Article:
MARKET REPORT : Smith & Nephew swept up in takeover euphoria

After displaying remarkable foresight over SG Warburg, the stock market thrashed around seeking the next takeover target - and alighted on Smith & Nephew, the health care group.

As speculation continued over Warburg's future and shares of the other recent bid candidate, Thorn EMI, displayed considerable aplomb in the face of a bid denial, there was a dramatic build up in activity at Smith.

In busy trading the shares moved to within a whisker of their year's high as stories swirled that Johnson & Johnson, the US giant, was about to pounce.

Smith has experienced a number of convulsions in the past few weeks in the face of the Johnson story. The latest outbreak of interest pushed the shares 3.25p higher at 172.5p.

Smith is known to be seeking acquisitions. With the upheaval in the health industry gathering pace - witness the Glaxo swoop on Wellcome - it clearly needs critical mass to survive as an independent.

This year is expected to be renowned for mega-bids. So far the Glaxo strike, the Northern Electric fiasco and the Warburg discomfort have materialised. On a lower wavelength Fisons is talking to Medeva, with Zeneca hovering in the background, and Jupiter Tyndall, the investment group, has fallen victim to Commerzbank. And, after nearly two years of talking, Scottish & Newcastle is on the verge of swallowing Courage, the country's second largest brewer.

An offer for Smith in the next few days would underline the market's clairvoyancy and the conviction this will indeed be the year of the mega- bid.

Thorn, however, did its best to hit the wrong key. It denied what had been intense speculation it planned to sell its music division to Walt Disney. The shares fell 24p to 1,164p, a surprisingly muted response.

Warburg had to contend with yet another profit warning, instead of the rumoured profits statement, and consequently failed to build on Tuesday's progress. It fell 7p to 814p.

The market is fascinated by the sad Warburg saga and and although Swiss Bank Corporation has emerged as one suitor it is widely suspected other possible bidders are holding back until they see the colour of Warburg's figures. Merrill Lynch, the US group, is thought to be hovering on the sidelines. Mercury Asset Management, excluded from any SBC deal, fell 17p to 844p.

The market enjoyed another rousing session. With New York again in rampant form the FT-SE 100 index climbed to a new year's high, up 14.4 points at 3,262.6. Today's elections have been discounted and the attitude is that any failure to move interest rates higher could be bearish for shares.

Insurances were firm. Royal Insurance added 5p to 317p as Barclays de Zoete Wedd gave the shares a 365p target. Interim figures are due next week.

Sun Alliance was 2p higher at 242p. Societe Generale Strauss Turnbull suggests a switch into Royal or Commercial Union, up 9p at 577p. SGST suggests Sun's profits will hit £460m this year but fall to £385m next. Reuters jumped 19.5p to 491p with a New York presentation submerging the bearish tone of the recent yearly meeting and at least one cautious stockbroker circular.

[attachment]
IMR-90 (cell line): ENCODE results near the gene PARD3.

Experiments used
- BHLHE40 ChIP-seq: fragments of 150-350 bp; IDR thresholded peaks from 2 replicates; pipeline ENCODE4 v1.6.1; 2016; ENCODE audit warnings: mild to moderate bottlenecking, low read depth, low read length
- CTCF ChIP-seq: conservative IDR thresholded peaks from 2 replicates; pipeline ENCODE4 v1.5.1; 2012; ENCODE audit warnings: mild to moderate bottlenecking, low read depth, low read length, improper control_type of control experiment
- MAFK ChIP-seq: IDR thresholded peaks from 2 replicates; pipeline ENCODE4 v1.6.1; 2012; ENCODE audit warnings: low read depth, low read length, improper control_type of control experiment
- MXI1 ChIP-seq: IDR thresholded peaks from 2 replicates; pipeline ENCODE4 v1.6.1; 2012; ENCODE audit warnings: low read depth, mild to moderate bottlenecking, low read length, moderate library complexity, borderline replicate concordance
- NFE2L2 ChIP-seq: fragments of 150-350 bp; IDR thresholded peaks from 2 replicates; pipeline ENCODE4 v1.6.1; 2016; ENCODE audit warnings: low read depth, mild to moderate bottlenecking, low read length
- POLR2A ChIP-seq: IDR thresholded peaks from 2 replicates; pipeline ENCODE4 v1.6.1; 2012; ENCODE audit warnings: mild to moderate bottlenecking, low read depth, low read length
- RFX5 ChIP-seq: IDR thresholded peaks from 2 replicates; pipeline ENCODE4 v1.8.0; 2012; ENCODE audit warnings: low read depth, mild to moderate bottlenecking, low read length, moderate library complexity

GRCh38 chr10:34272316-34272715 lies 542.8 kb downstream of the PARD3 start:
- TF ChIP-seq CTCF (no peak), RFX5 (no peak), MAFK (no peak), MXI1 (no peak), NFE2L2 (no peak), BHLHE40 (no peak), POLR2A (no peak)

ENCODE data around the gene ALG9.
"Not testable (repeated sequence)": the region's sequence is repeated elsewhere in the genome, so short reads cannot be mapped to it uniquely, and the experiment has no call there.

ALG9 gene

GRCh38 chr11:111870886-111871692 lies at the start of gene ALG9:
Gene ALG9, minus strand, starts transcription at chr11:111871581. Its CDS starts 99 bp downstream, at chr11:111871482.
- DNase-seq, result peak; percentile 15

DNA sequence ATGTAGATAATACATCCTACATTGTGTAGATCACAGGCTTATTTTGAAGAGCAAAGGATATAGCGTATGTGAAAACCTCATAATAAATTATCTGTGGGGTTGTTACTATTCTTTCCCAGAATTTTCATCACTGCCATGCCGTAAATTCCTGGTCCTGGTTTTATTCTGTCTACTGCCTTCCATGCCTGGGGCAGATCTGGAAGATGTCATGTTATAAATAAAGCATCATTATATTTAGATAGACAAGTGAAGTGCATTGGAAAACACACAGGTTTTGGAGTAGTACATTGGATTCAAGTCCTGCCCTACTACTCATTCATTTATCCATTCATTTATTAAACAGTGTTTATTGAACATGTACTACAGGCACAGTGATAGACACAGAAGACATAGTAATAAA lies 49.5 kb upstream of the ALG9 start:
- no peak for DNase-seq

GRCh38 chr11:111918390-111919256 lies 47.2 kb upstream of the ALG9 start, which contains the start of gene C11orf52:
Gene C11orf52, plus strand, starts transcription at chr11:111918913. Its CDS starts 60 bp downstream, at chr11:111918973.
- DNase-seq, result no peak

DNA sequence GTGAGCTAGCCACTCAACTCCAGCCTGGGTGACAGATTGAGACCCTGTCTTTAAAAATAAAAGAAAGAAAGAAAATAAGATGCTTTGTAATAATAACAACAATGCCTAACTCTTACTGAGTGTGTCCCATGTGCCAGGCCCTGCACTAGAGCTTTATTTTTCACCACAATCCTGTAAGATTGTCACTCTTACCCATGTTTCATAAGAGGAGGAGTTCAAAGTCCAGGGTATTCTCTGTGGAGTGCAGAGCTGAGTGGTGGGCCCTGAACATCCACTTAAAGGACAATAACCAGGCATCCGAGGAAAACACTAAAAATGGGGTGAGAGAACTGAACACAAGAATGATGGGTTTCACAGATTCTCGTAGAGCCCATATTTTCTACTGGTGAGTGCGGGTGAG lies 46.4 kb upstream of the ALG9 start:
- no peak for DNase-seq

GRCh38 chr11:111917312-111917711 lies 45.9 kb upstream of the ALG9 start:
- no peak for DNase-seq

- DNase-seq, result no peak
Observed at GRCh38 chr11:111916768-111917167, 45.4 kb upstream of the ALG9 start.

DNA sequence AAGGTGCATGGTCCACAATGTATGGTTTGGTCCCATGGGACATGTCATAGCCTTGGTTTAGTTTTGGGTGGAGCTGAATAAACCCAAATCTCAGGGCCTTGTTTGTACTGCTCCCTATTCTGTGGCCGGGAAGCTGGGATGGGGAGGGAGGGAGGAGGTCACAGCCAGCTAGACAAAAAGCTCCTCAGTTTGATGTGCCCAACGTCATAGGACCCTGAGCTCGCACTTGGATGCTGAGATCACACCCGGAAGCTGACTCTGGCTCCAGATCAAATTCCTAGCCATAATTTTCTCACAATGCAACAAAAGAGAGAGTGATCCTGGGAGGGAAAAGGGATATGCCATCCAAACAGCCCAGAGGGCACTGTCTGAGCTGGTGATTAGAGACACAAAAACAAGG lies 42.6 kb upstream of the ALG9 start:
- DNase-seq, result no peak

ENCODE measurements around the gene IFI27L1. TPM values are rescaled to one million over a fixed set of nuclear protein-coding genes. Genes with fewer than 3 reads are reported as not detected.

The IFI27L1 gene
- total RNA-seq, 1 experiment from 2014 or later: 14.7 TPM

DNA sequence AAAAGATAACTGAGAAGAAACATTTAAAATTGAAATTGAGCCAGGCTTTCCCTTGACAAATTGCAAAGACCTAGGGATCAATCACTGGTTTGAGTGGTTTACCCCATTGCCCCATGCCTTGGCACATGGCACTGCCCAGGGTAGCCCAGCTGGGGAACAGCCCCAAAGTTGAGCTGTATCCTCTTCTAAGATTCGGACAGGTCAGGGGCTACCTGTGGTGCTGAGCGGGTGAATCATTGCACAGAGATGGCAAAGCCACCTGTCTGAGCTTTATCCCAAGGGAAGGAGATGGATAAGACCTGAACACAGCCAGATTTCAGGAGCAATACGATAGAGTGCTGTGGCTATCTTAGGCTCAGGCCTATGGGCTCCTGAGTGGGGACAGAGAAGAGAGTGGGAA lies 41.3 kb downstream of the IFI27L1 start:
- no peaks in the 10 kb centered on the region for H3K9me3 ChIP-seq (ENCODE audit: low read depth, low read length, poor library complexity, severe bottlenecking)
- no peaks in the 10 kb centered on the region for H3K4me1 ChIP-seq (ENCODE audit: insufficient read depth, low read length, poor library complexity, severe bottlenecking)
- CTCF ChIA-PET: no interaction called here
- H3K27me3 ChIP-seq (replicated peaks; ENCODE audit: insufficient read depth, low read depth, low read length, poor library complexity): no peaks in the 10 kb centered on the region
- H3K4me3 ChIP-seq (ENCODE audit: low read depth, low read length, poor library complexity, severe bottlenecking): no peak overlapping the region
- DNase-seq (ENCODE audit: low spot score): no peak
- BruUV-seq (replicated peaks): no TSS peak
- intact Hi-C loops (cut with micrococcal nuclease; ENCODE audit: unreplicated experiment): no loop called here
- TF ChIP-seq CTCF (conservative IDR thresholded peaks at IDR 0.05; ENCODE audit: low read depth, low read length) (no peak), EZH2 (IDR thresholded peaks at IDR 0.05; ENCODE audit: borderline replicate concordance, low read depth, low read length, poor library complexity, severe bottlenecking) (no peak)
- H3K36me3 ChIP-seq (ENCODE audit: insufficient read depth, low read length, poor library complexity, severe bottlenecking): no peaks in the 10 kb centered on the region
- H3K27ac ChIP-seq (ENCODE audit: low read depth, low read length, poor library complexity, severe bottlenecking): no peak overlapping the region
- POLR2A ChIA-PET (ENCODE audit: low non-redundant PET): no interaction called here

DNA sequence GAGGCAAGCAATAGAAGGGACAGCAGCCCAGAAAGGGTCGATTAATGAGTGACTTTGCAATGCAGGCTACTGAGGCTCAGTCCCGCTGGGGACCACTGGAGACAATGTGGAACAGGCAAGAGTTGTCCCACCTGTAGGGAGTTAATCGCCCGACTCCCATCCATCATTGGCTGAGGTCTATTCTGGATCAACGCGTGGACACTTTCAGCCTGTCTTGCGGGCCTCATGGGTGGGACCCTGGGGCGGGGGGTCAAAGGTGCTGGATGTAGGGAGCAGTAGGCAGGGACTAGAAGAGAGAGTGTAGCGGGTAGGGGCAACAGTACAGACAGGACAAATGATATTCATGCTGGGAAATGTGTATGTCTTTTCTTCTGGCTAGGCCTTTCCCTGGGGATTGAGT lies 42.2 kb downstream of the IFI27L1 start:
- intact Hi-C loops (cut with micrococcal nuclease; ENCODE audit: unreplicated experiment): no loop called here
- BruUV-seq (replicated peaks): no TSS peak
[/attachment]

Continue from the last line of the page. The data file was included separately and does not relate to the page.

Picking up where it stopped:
Cookson, the industrial materials group, slipped 2p to 235p. Analysts are due to visit its US operations next week.

Pearson, reflecting BSkyB results, gained 14p to 595p and Reed International put on 12p to 836p on Kleinwort Benson support. Vickers was helped 5p higher to 195p by Smith New Court.

Caradon, the building materials group, was ruffled by fears of a profit downgrading, falling 4p to 244p; Dixons, lowered 4p to 236p, was thought to have attracted bearish comments from Credit Lyonnais Laing. Rentokil lost 3.5p to 257.5p, with James Capel believed to have moved from buy to hold.

BT was firm at 399p, with ABN Amro Hoare Govett said to have put a 450p tag on the shares.

The Whitbread results inspired brewers. Bass frothed 11p higher at 568p and Scottish 8p to 547p. Whitbread added 10p to 573p.

Cray Electronics continued to register despair with last week's profit warning. The shares retreated another 2.5p to 66.5p; Body Shop International, on its figures, lost a further 3.5p to 149p; Danka Business Sytems was another suffering from profits below expectations, off another 17p at 356p. Lack of anticipated takeover activity is also taking its toll. Micro Focus, the computer group, slumped 37p to 733p on a restructuring.

British Airways rose 5p to 408p on the increased April traffic figures. The expected loss of the £60m BA advertising contract left Cordiant 2p higher at 96p.

GKN shaded to 547p, worried by lower US car sales, but T&N improved 10p to 164p ahead of today's shareholders' meeting. There are hopes of an encouraging trading statement to soften the asbestos difficulties. Rolls- Royce, still flush from the success of its recent rights issue, rose 7p to 184p.

Electricals dimmed on some aggressive selling. Eastern fell 11p to 643p. RJB Mining felt the growing controversy over its chief, Richard Budge, losing 20.5p to 395.5p.

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